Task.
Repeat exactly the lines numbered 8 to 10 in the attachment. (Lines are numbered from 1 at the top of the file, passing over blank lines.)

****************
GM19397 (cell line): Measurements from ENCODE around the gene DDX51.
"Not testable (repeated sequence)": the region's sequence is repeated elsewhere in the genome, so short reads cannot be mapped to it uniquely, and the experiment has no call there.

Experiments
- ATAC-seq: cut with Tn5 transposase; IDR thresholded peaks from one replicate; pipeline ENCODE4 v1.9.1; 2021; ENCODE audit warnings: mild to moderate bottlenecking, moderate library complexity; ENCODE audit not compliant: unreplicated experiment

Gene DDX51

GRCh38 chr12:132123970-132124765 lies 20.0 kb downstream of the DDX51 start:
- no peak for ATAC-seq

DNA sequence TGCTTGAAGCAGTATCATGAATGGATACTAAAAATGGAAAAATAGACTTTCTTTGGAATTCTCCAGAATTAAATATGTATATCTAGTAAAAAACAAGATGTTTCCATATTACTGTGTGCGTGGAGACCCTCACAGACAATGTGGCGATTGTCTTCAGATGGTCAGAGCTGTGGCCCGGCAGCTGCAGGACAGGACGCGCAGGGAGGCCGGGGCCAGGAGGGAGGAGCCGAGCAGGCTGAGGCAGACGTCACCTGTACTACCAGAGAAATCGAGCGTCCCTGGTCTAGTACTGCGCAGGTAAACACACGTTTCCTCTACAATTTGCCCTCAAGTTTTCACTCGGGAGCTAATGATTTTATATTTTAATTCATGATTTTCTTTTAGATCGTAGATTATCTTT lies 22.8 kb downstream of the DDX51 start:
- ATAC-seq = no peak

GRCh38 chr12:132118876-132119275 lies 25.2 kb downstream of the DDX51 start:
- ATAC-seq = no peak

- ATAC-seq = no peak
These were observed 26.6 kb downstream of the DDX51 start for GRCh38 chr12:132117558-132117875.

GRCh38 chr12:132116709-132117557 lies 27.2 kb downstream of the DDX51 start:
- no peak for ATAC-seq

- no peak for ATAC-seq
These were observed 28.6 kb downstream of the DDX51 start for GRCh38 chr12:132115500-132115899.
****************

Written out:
DNA sequence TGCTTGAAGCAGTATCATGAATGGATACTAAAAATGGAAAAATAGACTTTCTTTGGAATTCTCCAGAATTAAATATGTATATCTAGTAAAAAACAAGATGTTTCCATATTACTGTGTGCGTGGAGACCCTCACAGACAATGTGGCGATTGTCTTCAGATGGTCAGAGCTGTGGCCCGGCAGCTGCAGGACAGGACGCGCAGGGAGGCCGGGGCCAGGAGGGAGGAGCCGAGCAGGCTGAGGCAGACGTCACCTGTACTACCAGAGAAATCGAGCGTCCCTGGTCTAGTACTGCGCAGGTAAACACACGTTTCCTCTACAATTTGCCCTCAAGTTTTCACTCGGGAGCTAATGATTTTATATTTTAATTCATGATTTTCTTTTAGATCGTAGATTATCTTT lies 22.8 kb downstream of the DDX51 start:
- ATAC-seq = no peak

GRCh38 chr12:132118876-132119275 lies 25.2 kb downstream of the DDX51 start: